And, we will carefully evaluate the management teams, both for legitimate knowledge of their business and markets and for their potential to play bigger roles in our organization in the future.
ExecutiveBiz: What parts of the space market sector does industry have the most potential to grow in?
Mark Gray: The two big areas in the space market that come immediately to mind are NASA and National Security Space. We have a good footprint at NASA and great success with most of the NASA centers across the country. A lot of organizations won’t list NASA as a top priority because NASA’s budget is not at the level it once was and because the margins aren’t as high as they are in other markets.
But the reality is NASA still has a large budget, and well-positioned companies have some very good opportunities for profitable growth. We know how to win and execute exceptionally well in NASA.
On the National Security Space side, we are primarily focusing on Air Force Space Command. We are extremely well-positioned in terms of capabilities and contract vehicles to provide services and solutions in engineering services, logistics and IT.
ExecutiveBiz: In the air traffic control market, where are the opportunities for collaboration between industry and government and also growth for the industry?
Mark Gray: There are always opportunities to improve collaboration between industry and government in all areas, including the air traffic control market. The Air Traffic Control (ATC) market per se is not a major strategic focus area for the government services industry as a whole. We have some very important and sizeable work though, supporting ATC-related programs and initiatives.
We have a couple hundred people in aggregate supporting the FAA, many of whom provide hardware or software engineering and higher end IT services to the FAA’s National Air Space System in New Jersey. We have a very prominent footprint at the FAA, and we are committed to grow with them.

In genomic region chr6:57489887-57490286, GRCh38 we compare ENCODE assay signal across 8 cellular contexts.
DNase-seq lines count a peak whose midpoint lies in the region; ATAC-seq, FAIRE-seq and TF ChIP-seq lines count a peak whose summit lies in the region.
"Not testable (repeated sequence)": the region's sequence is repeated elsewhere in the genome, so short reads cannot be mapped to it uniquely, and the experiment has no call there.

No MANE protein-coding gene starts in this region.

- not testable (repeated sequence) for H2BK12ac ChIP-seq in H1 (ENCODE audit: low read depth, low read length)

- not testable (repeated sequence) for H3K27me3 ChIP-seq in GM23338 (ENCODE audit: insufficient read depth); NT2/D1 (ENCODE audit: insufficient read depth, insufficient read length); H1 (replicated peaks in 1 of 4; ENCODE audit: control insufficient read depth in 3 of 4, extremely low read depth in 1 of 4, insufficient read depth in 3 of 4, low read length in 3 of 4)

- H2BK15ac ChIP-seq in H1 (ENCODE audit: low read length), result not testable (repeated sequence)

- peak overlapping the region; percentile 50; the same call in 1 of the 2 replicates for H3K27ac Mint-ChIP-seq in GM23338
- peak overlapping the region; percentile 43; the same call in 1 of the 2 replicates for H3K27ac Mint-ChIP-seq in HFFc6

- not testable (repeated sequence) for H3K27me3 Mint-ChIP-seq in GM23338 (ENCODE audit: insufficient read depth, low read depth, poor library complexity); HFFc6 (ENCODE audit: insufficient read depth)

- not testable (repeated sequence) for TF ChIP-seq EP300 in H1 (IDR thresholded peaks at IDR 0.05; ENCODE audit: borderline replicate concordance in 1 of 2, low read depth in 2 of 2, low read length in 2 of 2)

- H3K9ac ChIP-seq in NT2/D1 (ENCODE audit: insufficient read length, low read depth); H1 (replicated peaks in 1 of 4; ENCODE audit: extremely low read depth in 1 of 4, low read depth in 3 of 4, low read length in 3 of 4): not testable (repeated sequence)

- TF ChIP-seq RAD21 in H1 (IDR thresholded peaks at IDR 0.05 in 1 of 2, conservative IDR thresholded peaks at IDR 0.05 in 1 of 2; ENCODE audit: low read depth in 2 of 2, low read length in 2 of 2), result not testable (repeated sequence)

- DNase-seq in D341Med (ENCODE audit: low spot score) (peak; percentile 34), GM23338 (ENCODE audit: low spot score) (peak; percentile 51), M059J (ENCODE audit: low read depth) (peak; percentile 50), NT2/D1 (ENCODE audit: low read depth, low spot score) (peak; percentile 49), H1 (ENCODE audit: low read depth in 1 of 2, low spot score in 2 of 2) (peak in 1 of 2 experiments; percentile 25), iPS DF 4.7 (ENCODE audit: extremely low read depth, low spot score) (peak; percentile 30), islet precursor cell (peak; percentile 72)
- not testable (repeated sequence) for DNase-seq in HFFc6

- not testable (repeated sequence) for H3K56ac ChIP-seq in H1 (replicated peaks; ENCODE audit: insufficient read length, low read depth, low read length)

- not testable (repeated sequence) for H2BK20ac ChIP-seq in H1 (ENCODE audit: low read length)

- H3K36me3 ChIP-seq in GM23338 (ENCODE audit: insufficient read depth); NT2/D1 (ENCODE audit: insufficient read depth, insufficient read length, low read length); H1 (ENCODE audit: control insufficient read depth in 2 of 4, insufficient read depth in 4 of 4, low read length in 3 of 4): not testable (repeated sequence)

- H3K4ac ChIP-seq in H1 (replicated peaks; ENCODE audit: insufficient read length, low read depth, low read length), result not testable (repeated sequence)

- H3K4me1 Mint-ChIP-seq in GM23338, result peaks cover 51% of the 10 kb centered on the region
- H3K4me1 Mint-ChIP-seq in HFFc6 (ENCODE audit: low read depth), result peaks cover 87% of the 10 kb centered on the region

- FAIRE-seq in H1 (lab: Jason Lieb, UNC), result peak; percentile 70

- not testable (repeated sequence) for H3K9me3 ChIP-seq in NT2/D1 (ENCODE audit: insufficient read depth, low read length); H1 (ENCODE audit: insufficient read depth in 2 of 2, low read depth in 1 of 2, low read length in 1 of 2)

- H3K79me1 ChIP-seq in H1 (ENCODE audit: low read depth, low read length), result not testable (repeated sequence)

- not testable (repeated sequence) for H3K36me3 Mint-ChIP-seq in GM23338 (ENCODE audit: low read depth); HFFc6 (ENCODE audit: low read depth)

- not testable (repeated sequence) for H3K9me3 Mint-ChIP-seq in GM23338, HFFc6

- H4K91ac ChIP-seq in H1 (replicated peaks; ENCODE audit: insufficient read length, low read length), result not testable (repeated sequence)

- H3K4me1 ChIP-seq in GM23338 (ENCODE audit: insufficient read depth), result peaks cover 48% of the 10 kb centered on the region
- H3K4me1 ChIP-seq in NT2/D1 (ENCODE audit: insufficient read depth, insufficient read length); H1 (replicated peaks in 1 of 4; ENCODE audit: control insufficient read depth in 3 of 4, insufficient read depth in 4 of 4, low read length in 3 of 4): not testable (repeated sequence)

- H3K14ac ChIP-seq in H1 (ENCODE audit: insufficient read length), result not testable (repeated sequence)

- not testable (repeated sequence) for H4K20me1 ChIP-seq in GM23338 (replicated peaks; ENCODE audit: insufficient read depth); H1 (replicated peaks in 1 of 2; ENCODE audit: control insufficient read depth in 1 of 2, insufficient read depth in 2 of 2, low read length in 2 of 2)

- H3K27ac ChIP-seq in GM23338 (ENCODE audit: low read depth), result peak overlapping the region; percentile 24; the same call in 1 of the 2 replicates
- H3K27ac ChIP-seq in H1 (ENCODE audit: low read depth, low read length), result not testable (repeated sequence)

ExecutiveBiz: How do you use both your engineering and MBA educations in your work?
Mark Gray: I earned my engineering degree thirty years ago, and the analytical thought process you learn and use to be successful in an engineering curriculum is a key foundational element that is very valuable in a CEO role. My MBA has served me very well. Strategy and finance are two areas I use daily and routinely. In our strategy curriculum in business school, I learned that all strategies start with a focus on the outside not the inside.
A lot of companies make the mistake of starting inside, with who they are and what resources and capabilities they have, and then trying to align what they have internally to markets that fit but may not be well-funded or easy to acquire services and solutions in. I really had it pounded in me to start with the outside – analyze the strength of markets, look at funding levels, types of services and solutions to be procured and customer buying mechanisms. Upon completing the outside assessment, you then assess internally (resources and capabilities) and align the outside and inside assessments.
Good alignment assessments will show gaps, which become opportunities for investment in organic growth and/or investment in acquisitive growth, depending on growth targets, timelines, and capital deployment strategies. The strategic discipline I learned in my MBA is what we are applying to the business right now.
On the Finance side and somewhat stating the obvious, you fundamentally look at the business in terms of return on investment – the amount of money needed to invest in an opportunity or market to achieve the desired return or the amount of capital to invest in acquisition to achieve a desired return over a desired timeframe. For ASRC Federal, we are looking for steady, solid returns in markets that are sustainable over the long haul.